First off ‘anthropomorphism’ is when you assign human characteristics to non-human objects or animals. (Now, I’ll point out that the traditional definition of this doesn’t specify that it has to be a unique property of humans. For example, having eyes is a characteristic of humans. Is it anthropomorphic to say dogs have eyes? The rant about the definition is for another time). Sometimes, when we interact with animals, we assume they are interpreting the interaction in the same way we are. In essence – that we all think in the same way.

This week a few different posts crossed my virtual desk, all on the subject of different ways of thinking, and it got me thinking (I think).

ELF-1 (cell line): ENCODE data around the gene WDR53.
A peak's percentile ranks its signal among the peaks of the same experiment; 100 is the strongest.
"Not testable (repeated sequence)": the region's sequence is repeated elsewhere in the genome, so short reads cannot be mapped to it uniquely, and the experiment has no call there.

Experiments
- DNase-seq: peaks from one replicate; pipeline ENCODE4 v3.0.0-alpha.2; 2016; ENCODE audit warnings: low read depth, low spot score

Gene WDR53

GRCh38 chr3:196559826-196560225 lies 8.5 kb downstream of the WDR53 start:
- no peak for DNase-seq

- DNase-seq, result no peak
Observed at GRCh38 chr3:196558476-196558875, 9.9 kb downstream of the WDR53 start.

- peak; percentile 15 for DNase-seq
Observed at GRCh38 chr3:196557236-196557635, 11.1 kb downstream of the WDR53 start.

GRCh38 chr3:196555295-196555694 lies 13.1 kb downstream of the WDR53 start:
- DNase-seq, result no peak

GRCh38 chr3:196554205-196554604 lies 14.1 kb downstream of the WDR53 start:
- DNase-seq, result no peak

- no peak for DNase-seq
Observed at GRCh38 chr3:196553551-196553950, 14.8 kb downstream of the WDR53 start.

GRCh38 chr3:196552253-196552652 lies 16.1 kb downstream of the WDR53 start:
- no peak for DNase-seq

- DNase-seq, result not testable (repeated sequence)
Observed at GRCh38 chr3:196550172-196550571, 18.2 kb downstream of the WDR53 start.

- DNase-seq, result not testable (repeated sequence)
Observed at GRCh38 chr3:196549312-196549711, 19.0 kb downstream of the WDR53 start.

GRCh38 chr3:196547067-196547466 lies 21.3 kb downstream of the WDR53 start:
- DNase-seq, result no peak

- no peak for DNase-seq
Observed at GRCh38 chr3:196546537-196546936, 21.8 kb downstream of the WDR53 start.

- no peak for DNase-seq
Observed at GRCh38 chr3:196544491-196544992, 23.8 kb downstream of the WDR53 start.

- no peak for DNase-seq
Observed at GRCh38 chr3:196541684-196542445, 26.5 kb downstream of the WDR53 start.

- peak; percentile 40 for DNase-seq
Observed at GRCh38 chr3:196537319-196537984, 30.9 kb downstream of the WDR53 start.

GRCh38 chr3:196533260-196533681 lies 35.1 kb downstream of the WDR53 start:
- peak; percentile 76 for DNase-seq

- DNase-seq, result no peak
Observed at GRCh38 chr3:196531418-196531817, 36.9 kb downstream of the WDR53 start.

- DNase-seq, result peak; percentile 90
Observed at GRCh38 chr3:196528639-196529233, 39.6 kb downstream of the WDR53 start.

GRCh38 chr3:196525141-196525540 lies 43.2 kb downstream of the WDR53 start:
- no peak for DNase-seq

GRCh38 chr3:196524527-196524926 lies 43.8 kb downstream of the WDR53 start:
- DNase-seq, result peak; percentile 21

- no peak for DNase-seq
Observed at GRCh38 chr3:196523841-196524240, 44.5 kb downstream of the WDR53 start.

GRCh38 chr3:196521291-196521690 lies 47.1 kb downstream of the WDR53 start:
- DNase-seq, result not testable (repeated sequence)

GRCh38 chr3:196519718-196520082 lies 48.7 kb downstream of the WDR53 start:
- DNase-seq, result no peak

Firstly: a friend shared this interesting blog post from dog trainer and blogger Michael Blough. It talks about how ‘hugging’ can be unpleasant for dogs and it reminded me about the press surrounding this paper, which came out as ‘stroking is stressful for cats’ and greatly worried my mother.

The advice I gave my mum, and the advice Blough gives his followers, is the same: listen to what your animal is saying. But of course there’s an inherent contradiction in this! How can you listen to your animal when I’m also telling you it doesn’t think like you? How are you supposed to interpret what your pet is saying to you when it’s fundamentally speaking a different language?